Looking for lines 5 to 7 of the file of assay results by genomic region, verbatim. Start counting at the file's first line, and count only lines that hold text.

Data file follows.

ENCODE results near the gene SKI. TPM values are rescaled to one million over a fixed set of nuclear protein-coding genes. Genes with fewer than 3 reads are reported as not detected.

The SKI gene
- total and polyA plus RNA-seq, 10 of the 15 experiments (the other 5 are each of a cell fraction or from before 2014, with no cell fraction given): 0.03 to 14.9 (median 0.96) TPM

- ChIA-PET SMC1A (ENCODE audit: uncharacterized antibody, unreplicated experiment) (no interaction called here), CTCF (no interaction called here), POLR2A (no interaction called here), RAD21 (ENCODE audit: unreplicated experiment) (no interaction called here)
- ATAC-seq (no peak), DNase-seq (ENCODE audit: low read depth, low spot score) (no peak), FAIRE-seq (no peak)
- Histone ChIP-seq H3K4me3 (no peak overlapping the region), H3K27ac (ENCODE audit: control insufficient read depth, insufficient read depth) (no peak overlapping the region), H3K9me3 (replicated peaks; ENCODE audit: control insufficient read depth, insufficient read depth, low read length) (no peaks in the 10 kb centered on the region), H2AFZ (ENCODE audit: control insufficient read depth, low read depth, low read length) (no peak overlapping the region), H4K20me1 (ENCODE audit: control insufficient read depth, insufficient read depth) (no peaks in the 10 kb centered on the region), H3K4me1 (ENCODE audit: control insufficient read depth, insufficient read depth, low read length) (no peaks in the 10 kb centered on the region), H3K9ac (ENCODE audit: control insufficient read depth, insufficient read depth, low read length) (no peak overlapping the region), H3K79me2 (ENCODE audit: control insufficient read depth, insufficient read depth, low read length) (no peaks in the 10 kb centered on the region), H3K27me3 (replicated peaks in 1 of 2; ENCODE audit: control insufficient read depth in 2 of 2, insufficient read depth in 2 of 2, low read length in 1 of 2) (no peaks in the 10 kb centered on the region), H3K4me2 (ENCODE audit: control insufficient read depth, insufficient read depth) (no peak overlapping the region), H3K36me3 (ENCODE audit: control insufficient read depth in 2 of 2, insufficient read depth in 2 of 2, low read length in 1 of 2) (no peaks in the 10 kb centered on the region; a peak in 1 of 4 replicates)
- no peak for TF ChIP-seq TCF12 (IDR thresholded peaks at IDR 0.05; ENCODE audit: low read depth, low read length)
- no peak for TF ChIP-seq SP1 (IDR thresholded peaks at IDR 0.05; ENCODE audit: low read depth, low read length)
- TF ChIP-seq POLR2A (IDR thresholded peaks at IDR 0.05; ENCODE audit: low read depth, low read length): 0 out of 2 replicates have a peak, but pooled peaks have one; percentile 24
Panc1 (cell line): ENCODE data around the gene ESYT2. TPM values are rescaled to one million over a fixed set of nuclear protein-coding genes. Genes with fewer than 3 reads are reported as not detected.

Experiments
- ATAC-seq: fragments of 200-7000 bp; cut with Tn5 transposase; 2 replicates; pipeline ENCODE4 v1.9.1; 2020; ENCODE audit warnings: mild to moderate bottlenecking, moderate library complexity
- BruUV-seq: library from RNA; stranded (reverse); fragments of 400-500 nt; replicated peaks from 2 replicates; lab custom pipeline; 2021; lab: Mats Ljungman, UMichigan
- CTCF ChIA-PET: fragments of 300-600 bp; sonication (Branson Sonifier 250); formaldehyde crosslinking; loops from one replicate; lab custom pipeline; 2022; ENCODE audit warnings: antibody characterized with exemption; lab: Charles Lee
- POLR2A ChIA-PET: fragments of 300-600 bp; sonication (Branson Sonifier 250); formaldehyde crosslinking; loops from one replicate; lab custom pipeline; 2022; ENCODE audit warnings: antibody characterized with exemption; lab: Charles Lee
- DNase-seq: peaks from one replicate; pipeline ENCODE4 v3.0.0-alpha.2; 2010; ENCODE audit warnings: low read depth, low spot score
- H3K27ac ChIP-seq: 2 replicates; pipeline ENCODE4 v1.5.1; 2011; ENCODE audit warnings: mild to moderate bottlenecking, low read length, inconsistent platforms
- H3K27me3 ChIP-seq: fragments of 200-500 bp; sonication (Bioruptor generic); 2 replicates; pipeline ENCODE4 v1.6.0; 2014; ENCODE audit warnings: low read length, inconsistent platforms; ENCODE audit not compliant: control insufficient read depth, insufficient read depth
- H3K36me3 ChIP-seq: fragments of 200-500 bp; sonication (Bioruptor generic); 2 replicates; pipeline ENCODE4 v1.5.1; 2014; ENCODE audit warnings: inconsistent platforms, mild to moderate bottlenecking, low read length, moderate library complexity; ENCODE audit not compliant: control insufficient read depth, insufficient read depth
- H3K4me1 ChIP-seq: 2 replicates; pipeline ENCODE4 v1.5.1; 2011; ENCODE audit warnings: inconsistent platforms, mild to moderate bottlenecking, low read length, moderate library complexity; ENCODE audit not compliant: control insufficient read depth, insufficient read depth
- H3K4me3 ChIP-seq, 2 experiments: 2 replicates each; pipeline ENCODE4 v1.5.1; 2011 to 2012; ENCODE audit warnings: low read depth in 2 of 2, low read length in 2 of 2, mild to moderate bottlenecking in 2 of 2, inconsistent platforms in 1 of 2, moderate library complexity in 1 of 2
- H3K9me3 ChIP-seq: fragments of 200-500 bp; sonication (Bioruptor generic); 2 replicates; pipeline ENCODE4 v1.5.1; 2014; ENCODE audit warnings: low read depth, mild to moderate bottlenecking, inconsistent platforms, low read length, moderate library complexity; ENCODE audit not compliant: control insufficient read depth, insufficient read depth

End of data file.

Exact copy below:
- ATAC-seq (no peak), DNase-seq (ENCODE audit: low read depth, low spot score) (no peak), FAIRE-seq (no peak)
- Histone ChIP-seq H3K4me3 (no peak overlapping the region), H3K27ac (ENCODE audit: control insufficient read depth, insufficient read depth) (no peak overlapping the region), H3K9me3 (replicated peaks; ENCODE audit: control insufficient read depth, insufficient read depth, low read length) (no peaks in the 10 kb centered on the region), H2AFZ (ENCODE audit: control insufficient read depth, low read depth, low read length) (no peak overlapping the region), H4K20me1 (ENCODE audit: control insufficient read depth, insufficient read depth) (no peaks in the 10 kb centered on the region), H3K4me1 (ENCODE audit: control insufficient read depth, insufficient read depth, low read length) (no peaks in the 10 kb centered on the region), H3K9ac (ENCODE audit: control insufficient read depth, insufficient read depth, low read length) (no peak overlapping the region), H3K79me2 (ENCODE audit: control insufficient read depth, insufficient read depth, low read length) (no peaks in the 10 kb centered on the region), H3K27me3 (replicated peaks in 1 of 2; ENCODE audit: control insufficient read depth in 2 of 2, insufficient read depth in 2 of 2, low read length in 1 of 2) (no peaks in the 10 kb centered on the region), H3K4me2 (ENCODE audit: control insufficient read depth, insufficient read depth) (no peak overlapping the region), H3K36me3 (ENCODE audit: control insufficient read depth in 2 of 2, insufficient read depth in 2 of 2, low read length in 1 of 2) (no peaks in the 10 kb centered on the region; a peak in 1 of 4 replicates)
- no peak for TF ChIP-seq TCF12 (IDR thresholded peaks at IDR 0.05; ENCODE audit: low read depth, low read length)